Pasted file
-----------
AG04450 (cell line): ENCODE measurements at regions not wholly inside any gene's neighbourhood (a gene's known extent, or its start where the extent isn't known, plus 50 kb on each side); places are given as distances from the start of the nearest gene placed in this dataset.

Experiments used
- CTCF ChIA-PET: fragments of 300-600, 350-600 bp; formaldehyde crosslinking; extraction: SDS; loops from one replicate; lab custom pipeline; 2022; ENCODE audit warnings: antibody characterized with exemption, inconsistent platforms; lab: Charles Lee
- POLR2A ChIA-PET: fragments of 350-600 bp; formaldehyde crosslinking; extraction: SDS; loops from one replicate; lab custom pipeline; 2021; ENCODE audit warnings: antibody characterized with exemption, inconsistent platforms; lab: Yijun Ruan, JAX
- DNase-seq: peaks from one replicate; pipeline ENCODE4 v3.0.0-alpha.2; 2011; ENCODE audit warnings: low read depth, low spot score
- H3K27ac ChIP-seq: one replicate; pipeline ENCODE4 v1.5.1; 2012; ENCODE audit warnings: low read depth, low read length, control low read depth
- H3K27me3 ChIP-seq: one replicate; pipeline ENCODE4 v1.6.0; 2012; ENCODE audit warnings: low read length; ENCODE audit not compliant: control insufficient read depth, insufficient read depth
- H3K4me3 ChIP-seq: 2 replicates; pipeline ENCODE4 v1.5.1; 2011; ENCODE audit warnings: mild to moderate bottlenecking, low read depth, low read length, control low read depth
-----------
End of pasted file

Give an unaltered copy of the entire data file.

AG04450 (cell line): ENCODE measurements at regions not wholly inside any gene's neighbourhood (a gene's known extent, or its start where the extent isn't known, plus 50 kb on each side); places are given as distances from the start of the nearest gene placed in this dataset.

Experiments used
- CTCF ChIA-PET: fragments of 300-600, 350-600 bp; formaldehyde crosslinking; extraction: SDS; loops from one replicate; lab custom pipeline; 2022; ENCODE audit warnings: antibody characterized with exemption, inconsistent platforms; lab: Charles Lee
- POLR2A ChIA-PET: fragments of 350-600 bp; formaldehyde crosslinking; extraction: SDS; loops from one replicate; lab custom pipeline; 2021; ENCODE audit warnings: antibody characterized with exemption, inconsistent platforms; lab: Yijun Ruan, JAX
- DNase-seq: peaks from one replicate; pipeline ENCODE4 v3.0.0-alpha.2; 2011; ENCODE audit warnings: low read depth, low spot score
- H3K27ac ChIP-seq: one replicate; pipeline ENCODE4 v1.5.1; 2012; ENCODE audit warnings: low read depth, low read length, control low read depth
- H3K27me3 ChIP-seq: one replicate; pipeline ENCODE4 v1.6.0; 2012; ENCODE audit warnings: low read length; ENCODE audit not compliant: control insufficient read depth, insufficient read depth
- H3K4me3 ChIP-seq: 2 replicates; pipeline ENCODE4 v1.5.1; 2011; ENCODE audit warnings: mild to moderate bottlenecking, low read depth, low read length, control low read depth